10. The only word of advice I would give is to google LTOS or Length Terms of Service. If you go in at 27 and pass out at 28, you will not be able to be promoted to captain until 33, and (even if classed as 'exceptional') to Major at 38. If you want to just do it for a few years until the 'itch is scratched' then fine, but if you were considering a longer-term career you will be significantly older than your peer group, and your promotion prospects will suffer as a result.
  11. At risk of getting into a slightly pedantic debate (and with the sneaking suspicion that Brandt has at least a vague grasp of reality), doesn't LTOS still take into account the antedate of seniority given to graduates? In that case, our friend would Commission at 28, Lt a year later, and to Capt eighteen months after that. That would mean his 'first look' at a Majority at around 35 (which is still almost dead, though not quite fossilized).

    I agree that starting early is for the best if you have ambitions to the General Staff, but if poking bayonets into HM's enemies is what you're after, then it's quite fashionable at the moment.
  12. I am going through the AOSB process (main board August) albeit much much younger (19). There was a chap at my 1st mainboard (long story short I buggered up) who was 28 and just coming out of the Royal Marines. The only disadvantage he faced was that infantry regiments prefer to have younger 2nd Lt's (apparently). On the plus side for him was 8 years previous experience in the forces. I never found out how he did.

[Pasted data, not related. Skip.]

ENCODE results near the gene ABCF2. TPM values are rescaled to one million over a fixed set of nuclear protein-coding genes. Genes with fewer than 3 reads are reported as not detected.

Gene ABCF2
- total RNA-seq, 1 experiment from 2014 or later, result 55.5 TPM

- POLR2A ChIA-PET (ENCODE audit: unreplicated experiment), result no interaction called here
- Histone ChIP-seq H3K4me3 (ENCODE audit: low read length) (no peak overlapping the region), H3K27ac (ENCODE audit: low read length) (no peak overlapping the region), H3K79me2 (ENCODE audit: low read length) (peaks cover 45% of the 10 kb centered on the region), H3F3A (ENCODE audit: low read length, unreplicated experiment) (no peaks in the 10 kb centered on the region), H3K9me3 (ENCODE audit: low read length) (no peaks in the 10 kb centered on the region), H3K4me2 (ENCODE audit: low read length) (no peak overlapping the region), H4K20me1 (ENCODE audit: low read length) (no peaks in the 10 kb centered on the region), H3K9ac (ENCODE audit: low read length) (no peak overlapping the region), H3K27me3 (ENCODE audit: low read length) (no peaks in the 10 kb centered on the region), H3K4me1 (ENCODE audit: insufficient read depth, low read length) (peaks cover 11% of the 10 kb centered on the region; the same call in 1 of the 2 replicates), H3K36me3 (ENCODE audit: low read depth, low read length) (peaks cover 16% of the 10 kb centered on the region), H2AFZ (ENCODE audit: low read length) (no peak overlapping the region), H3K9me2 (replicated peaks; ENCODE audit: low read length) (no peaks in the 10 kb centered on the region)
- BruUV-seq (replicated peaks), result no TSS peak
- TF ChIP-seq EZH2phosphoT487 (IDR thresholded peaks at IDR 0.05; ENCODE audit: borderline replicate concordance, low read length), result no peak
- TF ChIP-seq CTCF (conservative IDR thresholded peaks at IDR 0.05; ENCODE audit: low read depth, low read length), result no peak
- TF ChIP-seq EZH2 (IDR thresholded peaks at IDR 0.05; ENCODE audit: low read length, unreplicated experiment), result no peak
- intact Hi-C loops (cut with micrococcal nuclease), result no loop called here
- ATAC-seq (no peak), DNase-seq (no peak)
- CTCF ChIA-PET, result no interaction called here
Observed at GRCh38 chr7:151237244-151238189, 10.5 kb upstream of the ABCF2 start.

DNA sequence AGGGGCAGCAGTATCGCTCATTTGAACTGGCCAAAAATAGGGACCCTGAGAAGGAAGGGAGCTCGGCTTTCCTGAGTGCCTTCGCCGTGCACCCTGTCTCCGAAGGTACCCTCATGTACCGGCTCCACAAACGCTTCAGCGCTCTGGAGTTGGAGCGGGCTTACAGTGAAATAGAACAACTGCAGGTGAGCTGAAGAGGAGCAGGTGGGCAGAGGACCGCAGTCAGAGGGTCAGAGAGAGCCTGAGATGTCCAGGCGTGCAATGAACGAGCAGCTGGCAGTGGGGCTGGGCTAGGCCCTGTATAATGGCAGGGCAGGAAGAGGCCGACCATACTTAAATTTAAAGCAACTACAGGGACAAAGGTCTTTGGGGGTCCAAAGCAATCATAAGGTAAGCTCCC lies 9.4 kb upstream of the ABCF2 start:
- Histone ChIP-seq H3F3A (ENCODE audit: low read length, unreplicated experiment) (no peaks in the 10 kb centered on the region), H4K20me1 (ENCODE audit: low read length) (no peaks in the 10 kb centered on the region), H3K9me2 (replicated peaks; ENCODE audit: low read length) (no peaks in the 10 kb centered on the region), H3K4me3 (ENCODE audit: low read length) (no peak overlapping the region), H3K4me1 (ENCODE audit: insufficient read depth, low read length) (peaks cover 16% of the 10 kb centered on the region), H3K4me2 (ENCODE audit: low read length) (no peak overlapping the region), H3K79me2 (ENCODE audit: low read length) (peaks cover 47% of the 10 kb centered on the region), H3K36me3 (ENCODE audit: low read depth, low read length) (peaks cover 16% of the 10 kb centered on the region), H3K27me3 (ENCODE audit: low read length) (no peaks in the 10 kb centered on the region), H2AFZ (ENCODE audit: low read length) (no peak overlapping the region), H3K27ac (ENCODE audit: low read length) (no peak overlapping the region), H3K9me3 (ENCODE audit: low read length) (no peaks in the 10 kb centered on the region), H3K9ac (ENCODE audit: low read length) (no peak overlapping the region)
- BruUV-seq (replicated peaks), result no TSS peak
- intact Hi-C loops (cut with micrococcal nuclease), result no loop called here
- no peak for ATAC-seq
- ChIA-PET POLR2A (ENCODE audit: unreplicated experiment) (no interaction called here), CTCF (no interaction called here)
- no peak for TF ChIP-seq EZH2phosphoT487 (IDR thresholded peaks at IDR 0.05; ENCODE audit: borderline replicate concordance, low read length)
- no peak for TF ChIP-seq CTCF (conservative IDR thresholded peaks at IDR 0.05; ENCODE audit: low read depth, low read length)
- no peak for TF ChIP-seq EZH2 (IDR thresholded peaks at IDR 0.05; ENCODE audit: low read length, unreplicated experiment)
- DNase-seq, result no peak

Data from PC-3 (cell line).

the whole experience was a bit strange particularly because he was the oldest person there and I was the youngest, everyone else was 21, 22 or 23 with university degrees (a couple with docterates).
  13. Joe.S the other thing you need to consider is what you will do if you stay within the teaching profession. By your own words you are in a good school, already head of your own department and a house master. Where do you see you teaching career going? Unless you move out of the classroom into school management there seams to be little reason to move schools and you could end up staying in the same school for most of your working life.

    The rules for eligibility for promotion to Captain and Major are governed by your Commissioning Date (CD): For Captain it is CD + 5 Years Reckonable Service (RS) and Major is CD + 11 Years (RS). Your first degree will count towards your RS and for a 3 year degree you get 3 years RS.

    Up until last year there was an age filter applied in selecting Lt Cols for command positions. Basically if you joined RMAS when you where 28 or 29 the LToS system meant that you could never get a Regular Command. As a result career managers and appointment boards would be less likely to assign you the perceived ‘crunchy’ Majors jobs that would set you up with the right profile to have a shot at becoming a CO. This was changed last year and there are no age filters applied anymore. In theory it is now a level playing field and it does not matter how old you are when you join.